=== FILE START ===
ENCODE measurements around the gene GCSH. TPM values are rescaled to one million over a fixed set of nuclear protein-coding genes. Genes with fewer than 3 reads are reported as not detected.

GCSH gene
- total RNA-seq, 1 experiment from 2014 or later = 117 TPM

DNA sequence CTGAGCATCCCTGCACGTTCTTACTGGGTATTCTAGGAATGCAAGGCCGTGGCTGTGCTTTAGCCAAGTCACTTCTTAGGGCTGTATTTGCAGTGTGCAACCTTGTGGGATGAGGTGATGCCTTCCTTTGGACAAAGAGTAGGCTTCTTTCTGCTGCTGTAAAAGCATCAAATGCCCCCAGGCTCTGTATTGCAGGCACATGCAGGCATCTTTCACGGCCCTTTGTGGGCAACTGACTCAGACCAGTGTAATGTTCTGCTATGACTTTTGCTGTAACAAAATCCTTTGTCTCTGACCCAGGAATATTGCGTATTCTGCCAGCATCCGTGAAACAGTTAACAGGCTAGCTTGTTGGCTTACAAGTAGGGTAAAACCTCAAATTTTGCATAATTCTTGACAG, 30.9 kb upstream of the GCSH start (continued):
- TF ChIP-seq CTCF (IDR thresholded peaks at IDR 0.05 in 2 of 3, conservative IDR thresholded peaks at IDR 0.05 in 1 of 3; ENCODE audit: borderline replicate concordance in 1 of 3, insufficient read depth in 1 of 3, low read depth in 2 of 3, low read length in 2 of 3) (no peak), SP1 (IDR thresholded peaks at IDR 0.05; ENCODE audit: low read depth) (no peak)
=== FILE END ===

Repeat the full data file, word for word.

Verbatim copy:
ENCODE measurements around the gene GCSH. TPM values are rescaled to one million over a fixed set of nuclear protein-coding genes. Genes with fewer than 3 reads are reported as not detected.

GCSH gene
- total RNA-seq, 1 experiment from 2014 or later = 117 TPM

DNA sequence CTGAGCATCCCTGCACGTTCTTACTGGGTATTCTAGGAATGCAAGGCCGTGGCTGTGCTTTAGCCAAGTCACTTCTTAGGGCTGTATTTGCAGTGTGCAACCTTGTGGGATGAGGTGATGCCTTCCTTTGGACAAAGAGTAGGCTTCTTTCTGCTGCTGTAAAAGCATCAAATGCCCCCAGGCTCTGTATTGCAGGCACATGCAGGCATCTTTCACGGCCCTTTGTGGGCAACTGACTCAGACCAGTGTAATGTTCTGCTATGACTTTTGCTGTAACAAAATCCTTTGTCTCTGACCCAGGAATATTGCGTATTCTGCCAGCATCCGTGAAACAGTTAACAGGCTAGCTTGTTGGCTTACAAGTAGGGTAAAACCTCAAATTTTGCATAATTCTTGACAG, 30.9 kb upstream of the GCSH start (continued):
- TF ChIP-seq CTCF (IDR thresholded peaks at IDR 0.05 in 2 of 3, conservative IDR thresholded peaks at IDR 0.05 in 1 of 3; ENCODE audit: borderline replicate concordance in 1 of 3, insufficient read depth in 1 of 3, low read depth in 2 of 3, low read length in 2 of 3) (no peak), SP1 (IDR thresholded peaks at IDR 0.05; ENCODE audit: low read depth) (no peak)